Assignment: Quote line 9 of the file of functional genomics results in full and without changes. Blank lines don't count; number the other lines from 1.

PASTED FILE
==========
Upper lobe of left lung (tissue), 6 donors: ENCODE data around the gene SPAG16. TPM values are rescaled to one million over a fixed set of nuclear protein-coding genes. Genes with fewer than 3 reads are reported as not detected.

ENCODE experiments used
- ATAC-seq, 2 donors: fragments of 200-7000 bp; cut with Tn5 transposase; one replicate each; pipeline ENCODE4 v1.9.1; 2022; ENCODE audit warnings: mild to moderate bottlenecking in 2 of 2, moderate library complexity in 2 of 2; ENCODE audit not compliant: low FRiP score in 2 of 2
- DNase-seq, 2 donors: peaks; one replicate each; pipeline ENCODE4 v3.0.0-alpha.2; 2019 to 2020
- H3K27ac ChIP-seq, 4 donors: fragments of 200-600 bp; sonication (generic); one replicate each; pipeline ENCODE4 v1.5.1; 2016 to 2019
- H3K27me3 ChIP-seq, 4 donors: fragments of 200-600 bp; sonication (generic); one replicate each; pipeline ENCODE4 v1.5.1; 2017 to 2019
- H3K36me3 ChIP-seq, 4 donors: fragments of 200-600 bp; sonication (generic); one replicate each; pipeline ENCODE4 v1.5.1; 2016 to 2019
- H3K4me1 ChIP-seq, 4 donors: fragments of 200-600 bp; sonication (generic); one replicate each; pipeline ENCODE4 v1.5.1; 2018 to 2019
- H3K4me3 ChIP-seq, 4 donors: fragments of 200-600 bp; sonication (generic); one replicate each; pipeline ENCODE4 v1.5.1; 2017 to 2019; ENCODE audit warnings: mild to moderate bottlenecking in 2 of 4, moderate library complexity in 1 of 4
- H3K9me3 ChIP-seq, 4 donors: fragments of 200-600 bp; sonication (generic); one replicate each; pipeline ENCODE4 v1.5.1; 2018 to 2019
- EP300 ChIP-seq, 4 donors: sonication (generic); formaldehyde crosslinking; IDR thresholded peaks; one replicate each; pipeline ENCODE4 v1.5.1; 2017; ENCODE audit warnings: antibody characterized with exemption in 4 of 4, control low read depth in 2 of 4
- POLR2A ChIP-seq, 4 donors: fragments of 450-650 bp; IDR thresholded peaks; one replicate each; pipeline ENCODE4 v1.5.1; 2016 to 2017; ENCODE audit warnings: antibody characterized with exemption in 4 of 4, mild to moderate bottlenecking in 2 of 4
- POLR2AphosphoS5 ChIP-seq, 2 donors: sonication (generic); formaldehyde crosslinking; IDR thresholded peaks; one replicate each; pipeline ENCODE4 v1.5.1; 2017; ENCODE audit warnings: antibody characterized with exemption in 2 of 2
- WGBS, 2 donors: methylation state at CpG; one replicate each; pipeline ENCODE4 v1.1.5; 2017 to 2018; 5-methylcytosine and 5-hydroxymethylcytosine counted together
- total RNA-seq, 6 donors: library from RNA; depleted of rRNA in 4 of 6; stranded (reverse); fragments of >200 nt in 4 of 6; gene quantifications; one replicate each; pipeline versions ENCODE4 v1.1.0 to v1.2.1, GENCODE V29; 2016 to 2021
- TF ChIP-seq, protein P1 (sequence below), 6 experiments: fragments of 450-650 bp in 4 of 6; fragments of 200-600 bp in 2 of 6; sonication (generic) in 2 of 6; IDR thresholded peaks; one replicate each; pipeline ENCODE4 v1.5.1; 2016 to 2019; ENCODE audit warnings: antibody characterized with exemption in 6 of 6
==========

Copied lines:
- H3K4me3 ChIP-seq, 4 donors: fragments of 200-600 bp; sonication (generic); one replicate each; pipeline ENCODE4 v1.5.1; 2017 to 2019; ENCODE audit warnings: mild to moderate bottlenecking in 2 of 4, moderate library complexity in 1 of 4